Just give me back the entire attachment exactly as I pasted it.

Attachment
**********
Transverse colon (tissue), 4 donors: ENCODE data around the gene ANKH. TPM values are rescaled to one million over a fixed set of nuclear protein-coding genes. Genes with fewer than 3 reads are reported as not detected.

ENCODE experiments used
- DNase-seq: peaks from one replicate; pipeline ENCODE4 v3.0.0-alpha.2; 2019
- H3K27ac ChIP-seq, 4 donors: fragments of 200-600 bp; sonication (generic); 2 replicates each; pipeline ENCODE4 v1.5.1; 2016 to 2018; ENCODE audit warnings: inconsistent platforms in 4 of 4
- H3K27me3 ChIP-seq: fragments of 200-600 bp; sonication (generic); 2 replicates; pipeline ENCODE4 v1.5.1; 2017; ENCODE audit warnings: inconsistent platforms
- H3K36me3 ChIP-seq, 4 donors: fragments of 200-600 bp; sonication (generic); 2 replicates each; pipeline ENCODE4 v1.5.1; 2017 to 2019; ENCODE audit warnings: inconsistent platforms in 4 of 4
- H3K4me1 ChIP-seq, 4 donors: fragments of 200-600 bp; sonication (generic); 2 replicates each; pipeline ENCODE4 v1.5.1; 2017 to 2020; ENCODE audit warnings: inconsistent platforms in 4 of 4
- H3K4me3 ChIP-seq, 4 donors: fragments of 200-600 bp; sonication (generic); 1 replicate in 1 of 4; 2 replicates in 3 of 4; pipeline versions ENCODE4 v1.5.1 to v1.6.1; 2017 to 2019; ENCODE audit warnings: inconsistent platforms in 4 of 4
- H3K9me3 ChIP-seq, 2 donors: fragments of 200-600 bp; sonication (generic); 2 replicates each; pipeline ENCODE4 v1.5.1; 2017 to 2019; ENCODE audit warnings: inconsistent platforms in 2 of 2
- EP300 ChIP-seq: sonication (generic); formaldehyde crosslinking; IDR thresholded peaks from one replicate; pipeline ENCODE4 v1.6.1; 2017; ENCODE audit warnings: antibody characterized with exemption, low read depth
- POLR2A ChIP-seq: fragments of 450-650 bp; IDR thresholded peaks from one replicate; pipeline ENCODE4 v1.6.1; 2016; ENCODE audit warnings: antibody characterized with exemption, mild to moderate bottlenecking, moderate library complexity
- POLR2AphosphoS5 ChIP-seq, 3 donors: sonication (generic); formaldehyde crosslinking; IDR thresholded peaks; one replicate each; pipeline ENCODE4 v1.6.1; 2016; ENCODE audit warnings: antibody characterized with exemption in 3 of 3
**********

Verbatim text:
Transverse colon (tissue), 4 donors: ENCODE data around the gene ANKH. TPM values are rescaled to one million over a fixed set of nuclear protein-coding genes. Genes with fewer than 3 reads are reported as not detected.

ENCODE experiments used
- DNase-seq: peaks from one replicate; pipeline ENCODE4 v3.0.0-alpha.2; 2019
- H3K27ac ChIP-seq, 4 donors: fragments of 200-600 bp; sonication (generic); 2 replicates each; pipeline ENCODE4 v1.5.1; 2016 to 2018; ENCODE audit warnings: inconsistent platforms in 4 of 4
- H3K27me3 ChIP-seq: fragments of 200-600 bp; sonication (generic); 2 replicates; pipeline ENCODE4 v1.5.1; 2017; ENCODE audit warnings: inconsistent platforms
- H3K36me3 ChIP-seq, 4 donors: fragments of 200-600 bp; sonication (generic); 2 replicates each; pipeline ENCODE4 v1.5.1; 2017 to 2019; ENCODE audit warnings: inconsistent platforms in 4 of 4
- H3K4me1 ChIP-seq, 4 donors: fragments of 200-600 bp; sonication (generic); 2 replicates each; pipeline ENCODE4 v1.5.1; 2017 to 2020; ENCODE audit warnings: inconsistent platforms in 4 of 4
- H3K4me3 ChIP-seq, 4 donors: fragments of 200-600 bp; sonication (generic); 1 replicate in 1 of 4; 2 replicates in 3 of 4; pipeline versions ENCODE4 v1.5.1 to v1.6.1; 2017 to 2019; ENCODE audit warnings: inconsistent platforms in 4 of 4
- H3K9me3 ChIP-seq, 2 donors: fragments of 200-600 bp; sonication (generic); 2 replicates each; pipeline ENCODE4 v1.5.1; 2017 to 2019; ENCODE audit warnings: inconsistent platforms in 2 of 2
- EP300 ChIP-seq: sonication (generic); formaldehyde crosslinking; IDR thresholded peaks from one replicate; pipeline ENCODE4 v1.6.1; 2017; ENCODE audit warnings: antibody characterized with exemption, low read depth
- POLR2A ChIP-seq: fragments of 450-650 bp; IDR thresholded peaks from one replicate; pipeline ENCODE4 v1.6.1; 2016; ENCODE audit warnings: antibody characterized with exemption, mild to moderate bottlenecking, moderate library complexity
- POLR2AphosphoS5 ChIP-seq, 3 donors: sonication (generic); formaldehyde crosslinking; IDR thresholded peaks; one replicate each; pipeline ENCODE4 v1.6.1; 2016; ENCODE audit warnings: antibody characterized with exemption in 3 of 3